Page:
Around about the same time Ann Nocenti was doing terrific things with that Longshot book, she was also editing the New Mutants, and managed to keep the post-Sienkiewicz shock to a minimum. Chris Claremont’s scripts were some of his freewheeling eighties craziness, and while it all looks a bit dated now, it’s also packed with incident – the entire cast die, come back to life, go to Valhalla and are overcome by nerves at a local school dance. Anything could happen.
Fortunately, there was also terrific work by idiosyncratic artists like Steve Leialoha, Rick Leonardi and Mary Wilshire to ease the blow, before Jackson Guice became the regular penciller.
Guice’s art is classical superhero, and he often goes for big movements buried beneath a soft line. It can also be incredibly stiff, sometimes to a distracting degree (the JLA: Gates of Hell thing he did with Warren Ellis is the worst example of this stiffness). But he can also be the perfect artist for certain material, and his mid-eighties style was made for the New Mutants’ mix of mutant angst, teenage longing, metaphysical musing and goofy action scenes.
A lot of Guice’s work lives and dies on the strength of the inker, and it’s here that Guice’s art becomes something else. It helps that he had proven talents like Terry Austin and P Craig Russell pitching in to ink his pencils, but there are also half a dozen quietly extraordinary issues inked by Kyle Baker.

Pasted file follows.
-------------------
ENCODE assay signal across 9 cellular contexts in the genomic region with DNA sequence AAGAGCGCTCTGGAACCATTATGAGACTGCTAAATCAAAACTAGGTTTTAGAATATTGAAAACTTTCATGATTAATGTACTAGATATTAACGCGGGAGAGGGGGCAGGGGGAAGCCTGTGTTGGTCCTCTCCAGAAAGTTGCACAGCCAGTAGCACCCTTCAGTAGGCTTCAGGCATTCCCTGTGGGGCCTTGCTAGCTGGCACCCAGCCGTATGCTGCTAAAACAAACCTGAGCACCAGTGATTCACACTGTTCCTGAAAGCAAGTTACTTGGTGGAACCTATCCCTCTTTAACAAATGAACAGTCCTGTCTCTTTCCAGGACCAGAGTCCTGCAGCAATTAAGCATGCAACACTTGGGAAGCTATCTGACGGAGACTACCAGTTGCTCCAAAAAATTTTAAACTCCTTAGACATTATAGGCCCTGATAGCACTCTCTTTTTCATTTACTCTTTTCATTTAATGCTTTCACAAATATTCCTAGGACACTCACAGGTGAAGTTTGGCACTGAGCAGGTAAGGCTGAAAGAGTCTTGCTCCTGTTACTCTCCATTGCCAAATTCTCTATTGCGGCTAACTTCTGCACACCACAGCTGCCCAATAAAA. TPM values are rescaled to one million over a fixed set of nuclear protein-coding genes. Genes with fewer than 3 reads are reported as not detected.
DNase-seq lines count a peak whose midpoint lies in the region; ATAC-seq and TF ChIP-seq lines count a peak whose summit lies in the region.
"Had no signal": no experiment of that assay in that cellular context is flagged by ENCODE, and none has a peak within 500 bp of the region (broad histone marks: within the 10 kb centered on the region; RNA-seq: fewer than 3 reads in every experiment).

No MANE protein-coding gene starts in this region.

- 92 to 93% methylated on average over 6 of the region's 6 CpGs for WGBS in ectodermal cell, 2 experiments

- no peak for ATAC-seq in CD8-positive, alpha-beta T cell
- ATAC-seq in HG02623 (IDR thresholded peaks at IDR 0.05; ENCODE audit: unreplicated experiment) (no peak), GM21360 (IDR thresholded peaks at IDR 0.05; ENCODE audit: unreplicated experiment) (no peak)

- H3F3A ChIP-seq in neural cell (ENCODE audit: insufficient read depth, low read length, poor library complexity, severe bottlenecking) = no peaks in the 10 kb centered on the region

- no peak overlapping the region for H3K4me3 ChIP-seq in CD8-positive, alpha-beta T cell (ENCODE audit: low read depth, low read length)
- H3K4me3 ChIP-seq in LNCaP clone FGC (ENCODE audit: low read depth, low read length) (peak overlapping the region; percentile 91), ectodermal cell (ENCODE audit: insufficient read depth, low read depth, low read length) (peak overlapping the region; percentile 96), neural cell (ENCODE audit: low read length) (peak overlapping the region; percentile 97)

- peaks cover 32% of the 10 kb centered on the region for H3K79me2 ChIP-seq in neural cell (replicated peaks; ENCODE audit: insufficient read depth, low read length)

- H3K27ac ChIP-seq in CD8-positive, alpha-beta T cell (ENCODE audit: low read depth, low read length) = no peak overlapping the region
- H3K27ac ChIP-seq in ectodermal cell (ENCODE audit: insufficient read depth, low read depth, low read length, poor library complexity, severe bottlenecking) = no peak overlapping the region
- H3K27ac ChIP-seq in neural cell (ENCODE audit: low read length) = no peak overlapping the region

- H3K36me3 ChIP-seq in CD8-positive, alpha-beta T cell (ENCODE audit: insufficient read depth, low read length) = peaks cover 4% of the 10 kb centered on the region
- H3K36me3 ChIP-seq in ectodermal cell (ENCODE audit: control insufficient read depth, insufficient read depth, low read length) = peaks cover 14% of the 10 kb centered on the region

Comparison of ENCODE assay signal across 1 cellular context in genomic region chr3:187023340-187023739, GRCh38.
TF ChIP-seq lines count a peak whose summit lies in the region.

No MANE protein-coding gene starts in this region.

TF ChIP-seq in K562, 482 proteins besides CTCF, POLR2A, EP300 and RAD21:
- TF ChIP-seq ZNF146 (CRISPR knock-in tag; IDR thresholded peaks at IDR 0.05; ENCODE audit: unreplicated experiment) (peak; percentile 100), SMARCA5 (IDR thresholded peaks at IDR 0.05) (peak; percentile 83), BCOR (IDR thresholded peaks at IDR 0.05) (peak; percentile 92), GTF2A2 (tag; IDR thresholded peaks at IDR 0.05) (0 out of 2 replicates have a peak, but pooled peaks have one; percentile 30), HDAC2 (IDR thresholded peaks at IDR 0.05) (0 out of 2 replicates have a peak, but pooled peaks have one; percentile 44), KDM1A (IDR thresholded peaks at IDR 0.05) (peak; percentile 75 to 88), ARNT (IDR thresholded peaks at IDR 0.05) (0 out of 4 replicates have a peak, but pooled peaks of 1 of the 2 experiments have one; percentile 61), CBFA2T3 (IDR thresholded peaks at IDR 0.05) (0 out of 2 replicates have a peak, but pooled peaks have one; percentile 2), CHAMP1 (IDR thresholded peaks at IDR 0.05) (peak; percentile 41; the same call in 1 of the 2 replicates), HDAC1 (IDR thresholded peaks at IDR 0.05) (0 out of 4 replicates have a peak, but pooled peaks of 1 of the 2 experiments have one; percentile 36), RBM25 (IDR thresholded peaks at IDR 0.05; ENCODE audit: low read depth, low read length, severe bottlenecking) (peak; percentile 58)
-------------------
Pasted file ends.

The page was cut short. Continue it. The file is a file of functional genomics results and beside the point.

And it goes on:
After work as diverse as the Cowboy Wally Show, Nat Turner, Plastic Man, King David, The Bakers, Baker’s brilliance is well known, but his inks on New Mutants are proto-Baker, and not even mentioned on his wiki page.
This was when he was learning his craft at Marvel under Walt Simonson, Al Milgrom, Larry Hama and Jim Shooter, hoovering up any advice he could get and churning out enough work to evolve his own style. The New Mutants comics are before his terrific work on the shadow, and just before Cowboy Wally, but his artistic signature is all over these six New Mutants comics between #40 and #47 in late 1986. It’s all over their faces.
Baker’s strength is in the expressions and emotions on his character’s faces, and this gives a vitality to Guice’s pencils that is often lacking. There are brooding eyebrows, delicate noses and a startling variety of lips. Baker’s early work is a direct descendant of the looser, more cartoony, style, but there is something affecting in the way he and Guice combine to convey super-teen angst.
The joy of these slightly clumsy New Mutants issues is that Guice and Baker are very different artists, but their styles unexpectedly meshed so well together here. Their careers both went off in separate direction, but these early comics of theirs are only gaining in fascination as the years pass by.